The latest PSPS that will start Sunday afternoon and last until Wednesday morning will affect residents in 38 counties across northern and central California including Alameda, Contra Costa, Marin, Napa, San Mateo, Santa Clara, Solano and Sonoma. San Francisco is the only Bay Area county that will not be impacted by the PSPS.
PG&E on Friday evening released updated estimates on how many customers would be effected by Sunday’s PSPS:
Alameda County: 39,401
Contra Costa County: 20,148
Marin County: 19,626
Napa County: 15,598
San Mateo County: 4,458
Santa Clara County: 4,770
Solano County: 1,606
Sonoma County: 38,119
A total of nearly 144,000 customers will be losing power between Sunday and Wednesday, according to PG&E’s latest estimates.
Residents in the area are advised to plan ahead by preparing an emergency kit, ensuring they have flashlights and extra batteries and storing water and non-perishable foods.
Earlier Friday, the East Bay Regional Park District announced the closure of several parks on Sunday and Monday due to expected very strong winds and high fire danger at the start of next week.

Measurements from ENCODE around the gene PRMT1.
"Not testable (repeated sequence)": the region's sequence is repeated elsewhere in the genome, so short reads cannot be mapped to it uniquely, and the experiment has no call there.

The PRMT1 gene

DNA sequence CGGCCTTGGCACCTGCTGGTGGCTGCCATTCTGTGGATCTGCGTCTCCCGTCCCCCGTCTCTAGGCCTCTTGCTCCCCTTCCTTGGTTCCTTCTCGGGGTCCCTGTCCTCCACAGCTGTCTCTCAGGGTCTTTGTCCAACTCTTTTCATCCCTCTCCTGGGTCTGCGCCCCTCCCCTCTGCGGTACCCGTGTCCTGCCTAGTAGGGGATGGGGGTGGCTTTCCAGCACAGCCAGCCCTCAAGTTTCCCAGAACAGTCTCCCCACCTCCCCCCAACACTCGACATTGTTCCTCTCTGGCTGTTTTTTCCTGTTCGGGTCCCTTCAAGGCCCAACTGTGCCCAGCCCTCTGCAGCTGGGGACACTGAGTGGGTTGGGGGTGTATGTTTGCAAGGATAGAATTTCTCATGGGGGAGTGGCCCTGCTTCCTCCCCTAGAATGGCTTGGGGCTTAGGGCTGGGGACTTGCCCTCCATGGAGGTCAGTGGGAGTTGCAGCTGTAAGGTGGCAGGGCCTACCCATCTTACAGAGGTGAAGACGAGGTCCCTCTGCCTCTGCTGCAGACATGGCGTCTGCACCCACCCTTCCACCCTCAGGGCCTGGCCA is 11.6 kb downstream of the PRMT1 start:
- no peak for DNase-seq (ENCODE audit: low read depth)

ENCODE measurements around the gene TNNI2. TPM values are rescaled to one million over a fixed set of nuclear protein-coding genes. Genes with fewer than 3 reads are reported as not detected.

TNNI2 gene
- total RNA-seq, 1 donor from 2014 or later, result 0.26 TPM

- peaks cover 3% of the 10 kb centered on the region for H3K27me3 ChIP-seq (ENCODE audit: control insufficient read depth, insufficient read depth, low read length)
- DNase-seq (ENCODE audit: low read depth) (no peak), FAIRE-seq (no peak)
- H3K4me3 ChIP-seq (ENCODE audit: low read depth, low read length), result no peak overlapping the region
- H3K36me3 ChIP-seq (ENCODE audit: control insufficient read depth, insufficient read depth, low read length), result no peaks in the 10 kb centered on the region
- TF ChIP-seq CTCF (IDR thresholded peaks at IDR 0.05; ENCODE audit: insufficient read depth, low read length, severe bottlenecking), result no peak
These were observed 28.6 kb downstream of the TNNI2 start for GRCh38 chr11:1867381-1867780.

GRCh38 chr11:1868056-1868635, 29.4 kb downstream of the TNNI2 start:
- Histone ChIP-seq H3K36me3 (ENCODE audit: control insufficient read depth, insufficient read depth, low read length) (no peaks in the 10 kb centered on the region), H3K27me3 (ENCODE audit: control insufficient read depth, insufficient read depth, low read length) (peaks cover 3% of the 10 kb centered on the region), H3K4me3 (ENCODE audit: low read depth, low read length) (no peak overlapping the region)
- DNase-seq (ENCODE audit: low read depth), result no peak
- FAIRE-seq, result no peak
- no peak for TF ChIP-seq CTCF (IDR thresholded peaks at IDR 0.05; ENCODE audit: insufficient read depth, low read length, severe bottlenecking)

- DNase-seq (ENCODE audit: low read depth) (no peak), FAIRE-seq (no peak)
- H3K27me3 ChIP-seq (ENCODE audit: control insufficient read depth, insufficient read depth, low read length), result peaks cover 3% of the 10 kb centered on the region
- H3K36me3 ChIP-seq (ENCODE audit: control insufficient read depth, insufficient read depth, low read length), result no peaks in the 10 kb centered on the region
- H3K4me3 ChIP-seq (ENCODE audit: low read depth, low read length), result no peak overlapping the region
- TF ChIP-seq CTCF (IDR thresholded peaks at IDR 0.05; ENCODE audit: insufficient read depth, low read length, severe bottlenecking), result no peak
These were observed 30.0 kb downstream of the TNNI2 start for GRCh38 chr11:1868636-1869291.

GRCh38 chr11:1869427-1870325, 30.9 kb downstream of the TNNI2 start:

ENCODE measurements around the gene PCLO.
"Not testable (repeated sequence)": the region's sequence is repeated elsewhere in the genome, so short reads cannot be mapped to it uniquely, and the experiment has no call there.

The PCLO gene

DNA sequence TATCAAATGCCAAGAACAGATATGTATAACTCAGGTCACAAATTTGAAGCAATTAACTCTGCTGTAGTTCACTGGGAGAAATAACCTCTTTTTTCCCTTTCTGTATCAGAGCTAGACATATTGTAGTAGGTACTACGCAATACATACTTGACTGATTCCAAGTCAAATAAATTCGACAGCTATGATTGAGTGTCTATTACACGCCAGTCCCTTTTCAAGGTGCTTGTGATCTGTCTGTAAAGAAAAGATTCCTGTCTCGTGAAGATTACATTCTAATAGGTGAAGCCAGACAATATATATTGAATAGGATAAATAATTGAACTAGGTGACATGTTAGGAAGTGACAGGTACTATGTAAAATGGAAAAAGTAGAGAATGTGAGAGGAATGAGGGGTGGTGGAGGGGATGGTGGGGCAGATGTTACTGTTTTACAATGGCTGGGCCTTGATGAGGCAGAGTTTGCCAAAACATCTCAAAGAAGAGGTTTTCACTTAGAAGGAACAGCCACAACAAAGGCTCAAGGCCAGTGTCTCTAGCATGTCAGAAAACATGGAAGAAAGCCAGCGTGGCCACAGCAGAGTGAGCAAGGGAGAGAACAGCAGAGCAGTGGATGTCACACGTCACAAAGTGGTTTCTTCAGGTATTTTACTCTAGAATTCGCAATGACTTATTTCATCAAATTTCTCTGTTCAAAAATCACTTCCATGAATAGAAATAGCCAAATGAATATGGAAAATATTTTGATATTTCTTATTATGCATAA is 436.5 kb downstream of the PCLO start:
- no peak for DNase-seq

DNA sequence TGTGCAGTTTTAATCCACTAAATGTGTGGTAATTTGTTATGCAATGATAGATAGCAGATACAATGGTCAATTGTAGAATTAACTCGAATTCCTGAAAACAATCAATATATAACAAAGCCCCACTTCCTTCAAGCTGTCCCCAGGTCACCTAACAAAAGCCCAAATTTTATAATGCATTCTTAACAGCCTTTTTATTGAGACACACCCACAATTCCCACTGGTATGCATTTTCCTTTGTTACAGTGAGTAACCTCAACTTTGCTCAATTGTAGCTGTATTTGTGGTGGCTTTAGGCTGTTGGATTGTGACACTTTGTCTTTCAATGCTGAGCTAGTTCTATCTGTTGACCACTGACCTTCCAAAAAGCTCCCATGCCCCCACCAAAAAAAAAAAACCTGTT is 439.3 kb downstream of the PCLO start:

Officials said they plan to close 11 parks early next week ahead of what they called a “20-year wind event.” Along with the strong winds, which can cause falling trees and branches, low humidity and dry elevation raises the risk of wildfires.
Park closures include:
- Anthony Chabot Regional Park (including Anthony Chabot campground)
- Claremont Canyon Regional Preserve
- Huckleberry Botanic Regional Preserve
- Kennedy Grove Regional Recreation Area
- Lake Chabot Regional Park
- Leona Canyon Open Space Regional Preserve
- Reinhardt Redwood Regional Park
- Roberts Regional Recreation Area
- Sibley Volcanic Regional Preserve
- Tilden Regional Park
- Wildcat Canyon Regional Park (including Alvarado Park)
Officials said anyone entering the parks will be subject to citation or arrest.MORE NEWS: Golden Gate Bridge's Wind-Whipped Annoying Hum Echoes Through Neighborhoods